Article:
Before immigrating to the United States in her fifties, she had never needed to work. Everything is different in California once their family is uprooted. Fe helps support their family by working customer service jobs with a smile. Yet at home, Bren, the youngest son, lives in continual fear of her random toxic tantrums, volatility, and self-centered, angry narcissism. At other times, the unusual relationship they developed is punctuated by moments of lightness. She copes with the stresses of her new life in America by hoarding: stacking piles of collected belongings around her to create the illusion of a border.
She remains within this new country, safe but solitary. Bren enjoys their newly-created lives and excels at school. He comes out as a gay man, then meets and ultimately marries his one-true-love Bob, a white American in Boston, Massachusetts. Despite Fe living in California, the distance of 3,000 miles does not loosen their link. When Fe is upset, Bren flies back across the continent at a moment's notice to calm her.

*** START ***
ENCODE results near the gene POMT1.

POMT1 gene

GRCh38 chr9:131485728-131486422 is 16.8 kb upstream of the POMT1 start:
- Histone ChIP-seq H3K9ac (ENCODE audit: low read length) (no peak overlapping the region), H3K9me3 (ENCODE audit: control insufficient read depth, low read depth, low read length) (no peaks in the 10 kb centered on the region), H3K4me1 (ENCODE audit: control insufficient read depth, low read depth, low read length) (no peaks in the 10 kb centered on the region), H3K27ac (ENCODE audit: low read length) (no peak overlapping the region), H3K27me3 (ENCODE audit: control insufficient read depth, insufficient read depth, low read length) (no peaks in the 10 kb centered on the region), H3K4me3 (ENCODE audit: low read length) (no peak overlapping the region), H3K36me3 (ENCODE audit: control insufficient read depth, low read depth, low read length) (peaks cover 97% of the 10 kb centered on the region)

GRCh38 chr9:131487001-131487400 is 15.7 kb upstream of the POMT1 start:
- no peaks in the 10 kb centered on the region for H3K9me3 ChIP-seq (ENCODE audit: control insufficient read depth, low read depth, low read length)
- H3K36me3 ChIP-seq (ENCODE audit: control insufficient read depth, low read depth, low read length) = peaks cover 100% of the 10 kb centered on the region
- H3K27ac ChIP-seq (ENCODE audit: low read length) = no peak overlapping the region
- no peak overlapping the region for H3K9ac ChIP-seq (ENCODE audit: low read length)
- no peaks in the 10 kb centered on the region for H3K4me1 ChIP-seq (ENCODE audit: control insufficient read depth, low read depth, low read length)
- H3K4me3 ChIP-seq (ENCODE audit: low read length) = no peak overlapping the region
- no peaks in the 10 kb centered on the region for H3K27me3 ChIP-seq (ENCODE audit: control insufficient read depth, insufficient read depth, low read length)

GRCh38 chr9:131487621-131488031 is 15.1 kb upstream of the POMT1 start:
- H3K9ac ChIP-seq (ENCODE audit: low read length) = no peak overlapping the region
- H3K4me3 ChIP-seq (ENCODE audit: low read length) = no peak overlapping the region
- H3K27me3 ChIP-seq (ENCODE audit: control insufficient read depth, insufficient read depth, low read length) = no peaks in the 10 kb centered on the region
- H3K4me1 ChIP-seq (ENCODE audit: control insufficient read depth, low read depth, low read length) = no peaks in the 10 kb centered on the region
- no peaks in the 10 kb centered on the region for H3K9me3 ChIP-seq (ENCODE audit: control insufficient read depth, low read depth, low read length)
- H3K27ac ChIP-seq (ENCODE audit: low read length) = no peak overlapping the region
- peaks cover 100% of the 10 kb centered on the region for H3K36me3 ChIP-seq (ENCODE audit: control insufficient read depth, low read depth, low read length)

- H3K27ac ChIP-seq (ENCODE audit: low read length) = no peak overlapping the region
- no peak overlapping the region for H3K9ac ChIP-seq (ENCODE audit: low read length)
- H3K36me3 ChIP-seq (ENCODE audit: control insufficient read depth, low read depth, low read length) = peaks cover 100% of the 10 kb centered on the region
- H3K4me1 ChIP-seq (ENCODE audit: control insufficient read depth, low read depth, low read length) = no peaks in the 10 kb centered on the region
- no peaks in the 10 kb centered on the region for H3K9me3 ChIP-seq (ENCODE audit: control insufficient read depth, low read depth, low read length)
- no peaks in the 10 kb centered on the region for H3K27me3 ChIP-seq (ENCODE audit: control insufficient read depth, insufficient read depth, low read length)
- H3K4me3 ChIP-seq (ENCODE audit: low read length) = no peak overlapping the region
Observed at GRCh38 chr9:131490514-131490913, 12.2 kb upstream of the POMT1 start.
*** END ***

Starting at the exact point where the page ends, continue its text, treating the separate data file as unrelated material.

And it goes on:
Bren Bataclan's graphic memoir is the remembrance of a complicated mother from her battle-scarred son. Yet ultimately, his story is a testament to love, in all of its complicated, wonderful forms. Bren invites us into the intimate life of one family: just one among more than four million Filipinos living in America. These valuable stories need to be told.